When it comes to using the word “fuck,” or any number of other profane words, I’m no one to point fingers. I use it when I feel like it, usually to add emphasis to a point as the word still has a bit of jarring power left in it. I’m not always proud of myself for it, and many people disagree with my decision to indulge on such language, but then, you be you and I’ll be me. Okay? No. There is almost invariably someone who will chime in to reliably inform me that my word choice has offended their sensibility.
And it’s not just me.
This series of twits presents the issue in extreme focus. Sure, the initial twit had no particular reason to be phrased as it was. But it’s hardly unusual for twitter, or for a young person on twitter. And it reflected her great excitement at such a wonderful opportunity.
Was it “necessary” that her enthusiasm include “EVERYONE SHUT THE FUCK UP”? Of course not, but that’s really not the point. That was how she chose to frame it, and given the medium, her audience, her enthusiasm, it’s really not the sort of thing that anyone should find troubling. But even more importantly, even if someone did find it jarring or disturbing, it’s not the sort of thing that anyone should find so disturbing as to feel compelled to scold.
Yet, a scold appeared. The scold’s sensibilities were not only touched, but offended to the extent that the scold felt compelled to scold. That’s the nature of scolds. As much as someone sees what another person says and feels compelled to “police” their language, it takes a special sort of person to believe they are entitled to scold others for it.
But then, the excited OP strikes back, and in a manner that not only exacerbates the initial problem, but appears intended to further inflame the scold. Does the OP need to reply in this way, to double down on both the vulgarity that offends the scold and attack back? No again. But then, that too is a choice, not an uncommon one either for the medium or the age group. It was, obviously, a particularly obnoxious reply, and a fairly gross one at that, but then, the OP was addressing a random scold. What level of civility does a random scold deserve?
Then comes the kicker, that the random scold might not be quite as random as expected. Is he (the actual person who replied rather than the assumed handle) on the National Space Council? Perhaps [Edit: but probably not]. Then again, on the internet, nobody knows you’re a dog. Then again, nobody knows who ends up seeing your twit, and what position they might be in that could make a difference in your life, whether for better or worse.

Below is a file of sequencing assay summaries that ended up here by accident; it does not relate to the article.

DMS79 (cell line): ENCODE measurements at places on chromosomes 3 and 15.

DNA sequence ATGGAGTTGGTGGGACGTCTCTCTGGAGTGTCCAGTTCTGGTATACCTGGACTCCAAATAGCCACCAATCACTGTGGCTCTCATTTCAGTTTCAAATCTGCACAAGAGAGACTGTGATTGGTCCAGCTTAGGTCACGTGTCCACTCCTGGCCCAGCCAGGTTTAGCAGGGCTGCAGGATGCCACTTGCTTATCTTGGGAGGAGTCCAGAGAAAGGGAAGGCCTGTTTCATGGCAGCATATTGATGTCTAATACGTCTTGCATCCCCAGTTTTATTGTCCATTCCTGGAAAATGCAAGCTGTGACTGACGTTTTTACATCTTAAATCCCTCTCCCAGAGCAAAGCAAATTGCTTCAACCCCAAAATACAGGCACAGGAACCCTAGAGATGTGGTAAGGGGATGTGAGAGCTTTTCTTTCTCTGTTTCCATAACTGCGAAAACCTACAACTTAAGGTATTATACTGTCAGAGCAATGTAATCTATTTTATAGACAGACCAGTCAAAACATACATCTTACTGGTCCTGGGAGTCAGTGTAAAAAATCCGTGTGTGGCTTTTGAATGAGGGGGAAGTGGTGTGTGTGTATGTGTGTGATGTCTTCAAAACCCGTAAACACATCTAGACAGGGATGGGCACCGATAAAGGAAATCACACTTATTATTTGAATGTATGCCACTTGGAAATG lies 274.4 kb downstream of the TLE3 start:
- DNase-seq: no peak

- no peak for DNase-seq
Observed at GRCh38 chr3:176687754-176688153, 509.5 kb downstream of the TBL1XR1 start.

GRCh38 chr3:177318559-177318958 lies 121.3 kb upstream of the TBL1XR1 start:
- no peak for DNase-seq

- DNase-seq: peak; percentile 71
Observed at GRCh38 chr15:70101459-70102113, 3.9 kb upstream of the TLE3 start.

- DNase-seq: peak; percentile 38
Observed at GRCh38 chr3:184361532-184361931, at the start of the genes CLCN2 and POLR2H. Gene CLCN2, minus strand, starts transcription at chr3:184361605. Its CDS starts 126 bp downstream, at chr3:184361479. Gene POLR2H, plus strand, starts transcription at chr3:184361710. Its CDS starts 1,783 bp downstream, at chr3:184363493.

Was the original twit too vulgar for someone who just got an internship with NASA, the sort of thing that might be taken as unbecoming of someone who would be associated with the space program? Or was it merely the interlocutor’s personal sensibilities that were offended. Was the responding “language” harsh enough, scoldy enough, to warrant a reply involving sucking? That too is a personal choice.
The point here is that people, particularly those whose futures are ahead of them, might want to bear in mind that there may be people who see their twits who aren’t of their age cohort, and to whom the banal vulgarity might not work as well as it does with their close online friends.
On the other hand, just because you have the opportunity to scold on the internet doesn’t mean you should seize it. If you don’t care for the language another person uses, then make a mental note, if you must, that the person can be profane and mute them, block them, ignore them and never again let them offend your sensibilities. But you’re not the language police. You aren’t the arbiter of good taste on twitter. This compulsion not only to be offended, but to believe you’re entitled to scold people for using a word of which you disapprove is your problem.
Try to be less vulgar when it’s unnecessary. But who the fuck are you to scold anyone about anything? And never forget that you don’t know who’s reading your twits.